Powered By Osteons: Why Is Anthropology Needed? When I was an undergraduate at the University of Virginia, the fake major that everyone joked about was underwater basketweaving.
I suspect there is a similar joke on every college campus, but I was surprised when Rick Scott, the governor of Florida, suggested that anthropology is a woo-woo field. There's been a quick and passionate response from anthropologists and journalists around the web, including from the American Anthropological Association, Mother Jones, and the University of South Florida's anthropology department. A great smattering of links can be found on Daniel Lende's blog Neuroanthropology - Dr. Lende is an anthropology professor at USF. What's coming out of this uproar - other than the realization that Rick Scott continues to show how smarmy and undereducated he is every time he opens his mouth - is that anthropologists are being given another wake-up call to make our field relevant.
We learn clear, precise record-keeping skills and have to be attentive to detail. Shame-Culture and Guilt-Culture. "Trial by media" is very much a feature of political life at the moment, and it works largely because it seems that the public has different standards of proof for misdemeanours among those in public life from those it maintains for private citizens.
In public life it is enough to be "tainted" with suspicion for one's future to be blighted. In practice, the same is probably true of people accused of offences in their own small social world, and yet we maintain formally that justice operates on much more rigorous principles. In other words, the rules about responsibility and blame are not the same across cultures or even across different sectors of the same culture. Clichés about there being "no smoke without fire" and "mud sticks" on the one hand, and being "innocent until proven guilty" on the other, for example, represent fundamentally different assumptions. A useful distinction for articulating these different assumptions and rules is that between "shame" culture and "guilt" culture.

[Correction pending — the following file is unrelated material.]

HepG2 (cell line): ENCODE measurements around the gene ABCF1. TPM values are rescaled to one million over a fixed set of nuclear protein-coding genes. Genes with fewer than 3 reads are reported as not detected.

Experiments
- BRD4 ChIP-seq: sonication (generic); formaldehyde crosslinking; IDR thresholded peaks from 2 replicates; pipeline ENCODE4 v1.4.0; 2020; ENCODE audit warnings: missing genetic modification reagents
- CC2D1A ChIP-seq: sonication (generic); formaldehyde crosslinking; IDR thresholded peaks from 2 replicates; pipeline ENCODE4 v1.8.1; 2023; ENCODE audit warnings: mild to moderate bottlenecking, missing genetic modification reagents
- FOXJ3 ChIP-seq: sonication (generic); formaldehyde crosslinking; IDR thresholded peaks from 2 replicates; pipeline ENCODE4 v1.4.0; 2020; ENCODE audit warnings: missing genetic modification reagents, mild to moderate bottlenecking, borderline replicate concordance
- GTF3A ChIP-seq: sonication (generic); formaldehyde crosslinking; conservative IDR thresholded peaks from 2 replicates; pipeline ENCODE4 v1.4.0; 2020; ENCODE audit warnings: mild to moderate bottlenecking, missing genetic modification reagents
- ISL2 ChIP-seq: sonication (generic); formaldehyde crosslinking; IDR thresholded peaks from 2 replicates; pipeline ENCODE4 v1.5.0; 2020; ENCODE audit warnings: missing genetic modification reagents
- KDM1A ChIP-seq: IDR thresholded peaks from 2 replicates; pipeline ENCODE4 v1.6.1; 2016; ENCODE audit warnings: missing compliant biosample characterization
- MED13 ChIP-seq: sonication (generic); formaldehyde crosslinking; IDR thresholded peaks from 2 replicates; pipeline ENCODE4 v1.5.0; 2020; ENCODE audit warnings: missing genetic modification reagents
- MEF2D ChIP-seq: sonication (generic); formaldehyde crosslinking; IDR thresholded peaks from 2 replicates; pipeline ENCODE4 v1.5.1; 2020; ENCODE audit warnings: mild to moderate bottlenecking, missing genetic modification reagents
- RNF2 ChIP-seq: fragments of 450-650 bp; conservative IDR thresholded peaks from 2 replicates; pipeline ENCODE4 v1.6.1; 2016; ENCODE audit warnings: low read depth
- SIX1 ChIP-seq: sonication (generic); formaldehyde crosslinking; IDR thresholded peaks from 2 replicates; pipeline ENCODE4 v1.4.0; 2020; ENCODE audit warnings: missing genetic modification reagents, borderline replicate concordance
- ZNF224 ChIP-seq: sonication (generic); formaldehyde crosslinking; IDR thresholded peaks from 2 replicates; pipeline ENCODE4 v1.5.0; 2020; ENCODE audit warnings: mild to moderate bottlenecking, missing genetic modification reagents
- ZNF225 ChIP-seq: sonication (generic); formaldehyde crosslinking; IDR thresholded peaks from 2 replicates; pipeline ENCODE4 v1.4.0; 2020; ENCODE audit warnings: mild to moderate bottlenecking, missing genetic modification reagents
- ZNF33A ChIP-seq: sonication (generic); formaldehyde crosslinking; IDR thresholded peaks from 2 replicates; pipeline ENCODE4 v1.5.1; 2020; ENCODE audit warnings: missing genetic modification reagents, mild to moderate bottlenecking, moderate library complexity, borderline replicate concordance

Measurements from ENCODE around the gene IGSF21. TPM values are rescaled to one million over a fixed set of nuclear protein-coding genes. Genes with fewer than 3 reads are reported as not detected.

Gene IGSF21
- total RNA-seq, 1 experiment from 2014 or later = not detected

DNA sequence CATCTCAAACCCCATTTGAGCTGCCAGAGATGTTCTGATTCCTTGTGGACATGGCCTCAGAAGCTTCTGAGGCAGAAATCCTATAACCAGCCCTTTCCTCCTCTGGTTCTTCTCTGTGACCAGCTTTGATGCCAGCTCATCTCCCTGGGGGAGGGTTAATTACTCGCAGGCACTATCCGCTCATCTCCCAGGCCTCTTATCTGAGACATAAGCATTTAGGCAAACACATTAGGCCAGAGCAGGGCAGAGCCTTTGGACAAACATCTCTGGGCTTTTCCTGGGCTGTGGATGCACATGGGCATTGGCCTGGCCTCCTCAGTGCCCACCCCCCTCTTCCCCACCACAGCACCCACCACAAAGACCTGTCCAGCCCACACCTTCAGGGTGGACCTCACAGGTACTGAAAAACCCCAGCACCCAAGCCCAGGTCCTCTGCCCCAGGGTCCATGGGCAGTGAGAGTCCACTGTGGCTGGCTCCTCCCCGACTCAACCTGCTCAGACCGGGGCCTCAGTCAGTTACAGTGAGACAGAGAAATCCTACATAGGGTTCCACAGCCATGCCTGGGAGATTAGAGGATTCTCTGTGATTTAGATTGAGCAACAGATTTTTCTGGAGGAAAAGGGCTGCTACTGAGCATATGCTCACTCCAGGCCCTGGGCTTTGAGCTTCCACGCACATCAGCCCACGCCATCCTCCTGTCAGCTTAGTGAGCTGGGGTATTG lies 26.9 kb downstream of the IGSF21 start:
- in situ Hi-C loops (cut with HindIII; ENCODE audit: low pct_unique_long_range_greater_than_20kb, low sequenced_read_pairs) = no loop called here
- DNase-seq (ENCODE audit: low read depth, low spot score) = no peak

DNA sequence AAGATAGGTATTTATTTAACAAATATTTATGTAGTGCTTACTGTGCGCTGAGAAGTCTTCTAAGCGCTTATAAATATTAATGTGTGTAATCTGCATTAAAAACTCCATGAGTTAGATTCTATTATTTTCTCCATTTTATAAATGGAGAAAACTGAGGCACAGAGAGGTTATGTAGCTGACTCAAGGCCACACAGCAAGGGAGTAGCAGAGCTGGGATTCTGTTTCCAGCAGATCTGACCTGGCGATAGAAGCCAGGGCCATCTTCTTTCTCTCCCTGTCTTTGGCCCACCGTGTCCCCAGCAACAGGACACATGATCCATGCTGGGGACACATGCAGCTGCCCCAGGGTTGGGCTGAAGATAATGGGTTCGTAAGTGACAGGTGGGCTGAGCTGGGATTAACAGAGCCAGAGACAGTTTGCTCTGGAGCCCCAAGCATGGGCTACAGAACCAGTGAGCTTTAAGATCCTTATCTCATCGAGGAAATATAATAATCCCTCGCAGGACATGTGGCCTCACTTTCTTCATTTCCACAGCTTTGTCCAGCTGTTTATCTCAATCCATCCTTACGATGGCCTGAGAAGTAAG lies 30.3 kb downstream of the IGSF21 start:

Structural Anthropology, by Claude Lévi-Strauss. Claude Lévi-Strauss (1958) Structural Analysis in Linguistics and in Anthropology Source: Structural Anthropology, 1958 publ.
Allen Lane, The Penguin Press., 1968. Various excerpts reproduced here. LINGUISTICS OCCUPIES a special place among the social sciences, to whose ranks it unquestionably belongs. Ever since the work of Schrader it has been unnecessary to demonstrate the assistance which linguistics can render to the anthropologist in the study of kinship. But linguists and anthropologists follow their own paths independently. The advent of structural linguistics completely changed this situation. Thus, for the first time, a social science is able to formulate necessary relationships. New perspectives then open up. We shall be even more strongly inclined to follow this path after an additional observation has been made. However, a preliminary difficulty impedes the transposition of the phonemic method to the anthropological study of primitive peoples. Chapter XV Social Structure. Main Page. The Internet Ancient History Sourcebook has expanded greatly since its creation, and now contains hundred of local files as well as links to source texts throughout the net.
See Introduction for an explanation of the Sourcebook's goals. See the Help! Page for all the help on research I can offer. Although I am more than happy to receive notes if you have comments on this web site, I cannot answer specific research enquiries [and - for students - I cannot, or rather will not, do your homework.] The Ancient History Sourcebook works as follows: This Main Index page [this page] shows all sections and sub sections. To access the sub-section pages , simply browse the sections below and select the highlighted (white text with blue background) section title on the left.
In addition there are two navigation bars on the left of each page for every sub-section For materials added since July 1998 see the New Additions page. Additional Study/Research Aids Introduction Paul Halsall , Compiler and Editor.